Sana’a, Asharq Al-Awsat—Saudi Border Guard forces across the Kingdom’s southern border with Yemen have been placed on high alert after Houthi fighters took control of a key government border post on Thursday.
Houthi rebels in control of as many as nine Yemeni provinces have continued their push across the country, raising fears in neighboring Saudi Arabia. Militants affiliated with the Shi’ite Houthi movement on Thursday captured the border town of Harad between Saudi Arabia and Yemen, sources who spoke on the condition of anonymity told Asharq Al-Awsat. Harad is located in Yemen’s northern Hajjah governorate and contains the strategically-important Tawwal border post which allows the transfer of people and goods between the two countries.
Saudi Border Guard spokesman Gen. Mohamed Al-Ghamdi informed Asharq Al-Awsat that security forces positioned on the Kingdom’s northern and southern border have been placed on full alert. Saudi Arabia’s Border Guard are carrying out round-the-clock checks for cross-border violations, including drug-trafficking, weapon smuggling and infiltration by terror groups.
No illegal cross-border activities were recorded as of Thursday evening, the official said, adding that patrols are combing the Saudi side of the border as part of a wider campaign to tighten security in the area.
Ever since Houthis took control of large parts of the country last month, Yemen has witnessed an unprecedented surge in violence amid fears of a sectarian civil war breaking out in the country.
Al-Qaeda militants on Wednesday took control of government bases in the Al-Adeen area in Ibb province, 120 miles south of Sana’a, killing and injuring a number of security officers.
“Four cars carrying dozens of Al-Qaeda militants attacked the city, killing more than three soldiers and injuring six others,” a local source who spoke on the condition of anonymity told Asharq Al-Awsat.
Ansar Al-Sharia, a group affiliated to Al-Qaeda in Yemen, claimed responsibility for the attack in a statement on its Twitter account, maintaining that the operation had foiled a government plot to hand the city to the Houthis.
On Tuesday Houthi militants were deployed across the city, setting up checkpoints without any resistance from government forces.
For its part, sources close to Yemen’s presidency denied facilitating the Houthi expansion across the country.
Speaking to Asharq Al-Awsat on the condition of anonymity because he was not authorized to brief the media, a presidential source said: “The presidential establishment is facing a number of problems due to the expansion of Houthis, the spread of Al-Qaeda and the growing activities of the [secessionist] Hirakmovement in the south.”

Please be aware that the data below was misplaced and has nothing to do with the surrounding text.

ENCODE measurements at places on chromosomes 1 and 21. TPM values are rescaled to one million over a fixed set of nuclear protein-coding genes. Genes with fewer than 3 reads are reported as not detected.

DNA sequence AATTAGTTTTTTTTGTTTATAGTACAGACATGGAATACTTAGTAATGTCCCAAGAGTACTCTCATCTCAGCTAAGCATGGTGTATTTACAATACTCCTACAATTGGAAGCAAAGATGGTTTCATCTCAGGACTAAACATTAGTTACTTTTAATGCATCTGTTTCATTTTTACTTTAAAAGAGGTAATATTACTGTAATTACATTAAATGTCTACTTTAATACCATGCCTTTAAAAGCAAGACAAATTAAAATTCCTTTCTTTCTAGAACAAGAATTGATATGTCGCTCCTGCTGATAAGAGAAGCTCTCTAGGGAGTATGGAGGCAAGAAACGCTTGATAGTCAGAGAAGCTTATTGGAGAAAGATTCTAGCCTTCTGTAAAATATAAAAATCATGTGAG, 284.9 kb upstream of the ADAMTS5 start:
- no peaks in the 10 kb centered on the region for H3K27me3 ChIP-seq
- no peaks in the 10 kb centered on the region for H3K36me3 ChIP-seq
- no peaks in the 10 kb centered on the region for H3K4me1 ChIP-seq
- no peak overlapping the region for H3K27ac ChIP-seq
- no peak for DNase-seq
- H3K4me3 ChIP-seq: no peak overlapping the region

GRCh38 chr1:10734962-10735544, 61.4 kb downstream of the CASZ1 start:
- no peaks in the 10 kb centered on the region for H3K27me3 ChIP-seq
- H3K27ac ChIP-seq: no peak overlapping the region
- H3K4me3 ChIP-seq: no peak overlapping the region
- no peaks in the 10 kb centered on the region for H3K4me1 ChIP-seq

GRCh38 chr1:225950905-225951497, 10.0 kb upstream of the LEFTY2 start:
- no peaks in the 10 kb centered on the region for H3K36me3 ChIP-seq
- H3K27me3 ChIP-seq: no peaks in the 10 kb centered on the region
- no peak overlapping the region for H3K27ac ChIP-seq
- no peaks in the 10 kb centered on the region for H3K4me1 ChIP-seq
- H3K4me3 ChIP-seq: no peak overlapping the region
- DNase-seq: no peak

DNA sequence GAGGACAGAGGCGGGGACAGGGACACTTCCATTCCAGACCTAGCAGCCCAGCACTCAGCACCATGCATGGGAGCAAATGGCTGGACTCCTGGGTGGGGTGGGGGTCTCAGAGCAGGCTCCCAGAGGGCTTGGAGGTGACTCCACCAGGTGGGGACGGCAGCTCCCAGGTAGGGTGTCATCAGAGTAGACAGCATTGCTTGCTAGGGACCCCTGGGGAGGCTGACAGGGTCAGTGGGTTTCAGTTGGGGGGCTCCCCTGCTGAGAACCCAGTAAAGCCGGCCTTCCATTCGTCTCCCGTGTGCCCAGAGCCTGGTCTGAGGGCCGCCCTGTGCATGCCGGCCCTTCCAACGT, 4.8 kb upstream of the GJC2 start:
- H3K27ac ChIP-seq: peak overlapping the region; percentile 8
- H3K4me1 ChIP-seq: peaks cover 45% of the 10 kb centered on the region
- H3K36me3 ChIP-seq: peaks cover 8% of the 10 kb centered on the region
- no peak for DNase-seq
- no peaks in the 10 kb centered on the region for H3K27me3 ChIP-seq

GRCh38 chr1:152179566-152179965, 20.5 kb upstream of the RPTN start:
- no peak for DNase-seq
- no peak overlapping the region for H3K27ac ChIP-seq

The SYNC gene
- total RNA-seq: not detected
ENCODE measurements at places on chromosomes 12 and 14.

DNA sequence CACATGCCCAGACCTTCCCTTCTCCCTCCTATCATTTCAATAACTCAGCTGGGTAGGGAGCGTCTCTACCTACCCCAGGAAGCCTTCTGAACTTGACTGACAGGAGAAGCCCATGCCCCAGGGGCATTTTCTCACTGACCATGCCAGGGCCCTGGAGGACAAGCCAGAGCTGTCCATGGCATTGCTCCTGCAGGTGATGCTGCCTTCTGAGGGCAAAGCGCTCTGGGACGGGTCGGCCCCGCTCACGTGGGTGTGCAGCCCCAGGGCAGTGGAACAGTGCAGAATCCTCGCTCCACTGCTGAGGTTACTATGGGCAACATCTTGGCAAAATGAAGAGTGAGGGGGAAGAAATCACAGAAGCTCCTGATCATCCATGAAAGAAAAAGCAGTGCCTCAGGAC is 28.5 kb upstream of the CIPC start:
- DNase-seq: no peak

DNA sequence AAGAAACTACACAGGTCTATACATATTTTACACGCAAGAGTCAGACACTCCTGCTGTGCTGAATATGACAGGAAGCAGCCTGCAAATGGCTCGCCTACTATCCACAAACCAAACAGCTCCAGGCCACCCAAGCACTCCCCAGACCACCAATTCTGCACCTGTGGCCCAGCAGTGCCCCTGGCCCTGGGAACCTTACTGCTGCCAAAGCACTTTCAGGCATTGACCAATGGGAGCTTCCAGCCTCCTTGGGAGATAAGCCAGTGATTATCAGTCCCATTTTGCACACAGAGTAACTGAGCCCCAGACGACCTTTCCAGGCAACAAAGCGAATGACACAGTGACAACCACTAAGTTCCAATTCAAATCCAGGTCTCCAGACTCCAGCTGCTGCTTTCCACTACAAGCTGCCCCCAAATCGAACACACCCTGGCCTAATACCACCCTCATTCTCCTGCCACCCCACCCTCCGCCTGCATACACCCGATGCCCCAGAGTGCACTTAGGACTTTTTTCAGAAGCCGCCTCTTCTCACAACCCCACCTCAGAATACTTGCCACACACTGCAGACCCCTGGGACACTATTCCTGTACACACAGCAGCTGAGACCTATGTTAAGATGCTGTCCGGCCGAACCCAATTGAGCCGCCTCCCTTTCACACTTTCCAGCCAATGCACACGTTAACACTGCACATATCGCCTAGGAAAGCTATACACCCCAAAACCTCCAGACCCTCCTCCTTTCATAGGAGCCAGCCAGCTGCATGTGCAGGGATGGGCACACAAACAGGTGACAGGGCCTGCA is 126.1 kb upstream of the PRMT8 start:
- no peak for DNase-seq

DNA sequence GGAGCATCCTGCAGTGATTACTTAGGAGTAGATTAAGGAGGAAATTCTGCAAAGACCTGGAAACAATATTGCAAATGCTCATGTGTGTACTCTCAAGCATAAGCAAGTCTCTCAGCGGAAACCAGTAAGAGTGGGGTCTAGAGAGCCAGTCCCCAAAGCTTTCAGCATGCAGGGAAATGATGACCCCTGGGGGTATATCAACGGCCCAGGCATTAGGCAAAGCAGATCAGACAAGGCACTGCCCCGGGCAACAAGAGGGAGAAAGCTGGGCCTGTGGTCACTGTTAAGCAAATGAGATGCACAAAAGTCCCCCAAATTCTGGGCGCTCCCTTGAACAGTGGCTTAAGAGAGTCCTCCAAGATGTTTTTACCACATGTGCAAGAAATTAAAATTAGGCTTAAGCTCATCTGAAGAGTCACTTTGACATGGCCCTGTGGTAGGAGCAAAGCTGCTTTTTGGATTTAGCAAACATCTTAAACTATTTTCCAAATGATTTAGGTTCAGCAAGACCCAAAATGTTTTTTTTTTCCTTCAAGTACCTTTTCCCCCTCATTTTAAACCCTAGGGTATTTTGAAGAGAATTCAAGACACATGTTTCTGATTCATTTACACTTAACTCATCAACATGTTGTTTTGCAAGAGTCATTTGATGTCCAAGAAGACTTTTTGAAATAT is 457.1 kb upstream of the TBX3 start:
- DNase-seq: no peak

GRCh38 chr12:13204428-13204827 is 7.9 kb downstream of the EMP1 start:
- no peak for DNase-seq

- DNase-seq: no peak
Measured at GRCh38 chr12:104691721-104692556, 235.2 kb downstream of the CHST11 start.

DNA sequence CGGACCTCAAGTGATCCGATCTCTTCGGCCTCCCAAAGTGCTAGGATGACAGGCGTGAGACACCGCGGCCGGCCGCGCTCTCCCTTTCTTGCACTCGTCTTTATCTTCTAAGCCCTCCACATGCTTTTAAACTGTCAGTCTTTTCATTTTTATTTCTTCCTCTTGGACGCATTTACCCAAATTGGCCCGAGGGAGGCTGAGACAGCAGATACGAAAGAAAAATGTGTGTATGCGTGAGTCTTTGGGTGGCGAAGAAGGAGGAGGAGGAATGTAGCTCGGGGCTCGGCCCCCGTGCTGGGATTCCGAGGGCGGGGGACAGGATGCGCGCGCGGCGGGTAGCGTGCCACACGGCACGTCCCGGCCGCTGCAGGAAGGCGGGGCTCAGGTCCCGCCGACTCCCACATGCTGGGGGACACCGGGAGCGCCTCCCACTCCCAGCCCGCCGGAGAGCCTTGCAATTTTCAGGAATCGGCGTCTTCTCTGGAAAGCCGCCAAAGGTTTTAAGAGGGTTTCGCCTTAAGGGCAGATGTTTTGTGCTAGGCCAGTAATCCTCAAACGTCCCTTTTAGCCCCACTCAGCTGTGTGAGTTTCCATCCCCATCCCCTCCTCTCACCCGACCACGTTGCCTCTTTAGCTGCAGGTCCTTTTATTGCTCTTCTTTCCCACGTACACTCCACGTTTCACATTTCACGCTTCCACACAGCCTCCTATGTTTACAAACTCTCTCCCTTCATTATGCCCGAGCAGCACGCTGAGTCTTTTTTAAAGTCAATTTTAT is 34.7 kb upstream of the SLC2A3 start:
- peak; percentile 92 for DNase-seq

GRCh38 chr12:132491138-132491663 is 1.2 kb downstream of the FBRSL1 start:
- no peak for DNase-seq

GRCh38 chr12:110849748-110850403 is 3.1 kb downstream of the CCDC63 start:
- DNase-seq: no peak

“President Abd Rabbuh Mansur Hadi is making every effort to preserve the unity of Yemen in light of the present circumstances,” the source added.
The Houthis swift expansion across Yemen with little or no government resistance has threatened to ignite sectarian tensions after radical Sunni militants responded by stepping up attacks on Shi’ite targets.
Elsewhere, Houthis militias exchanged gunfire with Al-Qaeda fighters in the central Baydah province after several Shi’ite militants on their way to the Rada’ district were killed in an ambush.
Violent clashes raged between Al-Qaeda and Houthi insurgents north of Rada’ district after radical Sunni militants ambushed a group of Shi’ite fighters, senior tribal Shiekh Ali Saleh Abu Srima told Asharq Al-Awsat.
The Gulf Cooperation Council (GCC) expressed concern over the growing turmoil in Yemen as member states called for the reinstatement of the authority of the central government in Sana’a.
Speaking to Asharq Al-Awsat on the condition of anonymity, a senior official within the GCC diplomatic mission to Yemen affirmed that Gulf states are closely monitoring “the unfolding situation in Yemen, including the Houthis expansion in several provinces.”
“The GCC will not accept Yemen becoming a failed state,” the official added.
Hamdan Al-Rahbi contributed reporting from Sana’a. Nasser Al-Haqbani contributed reporting from Riyadh.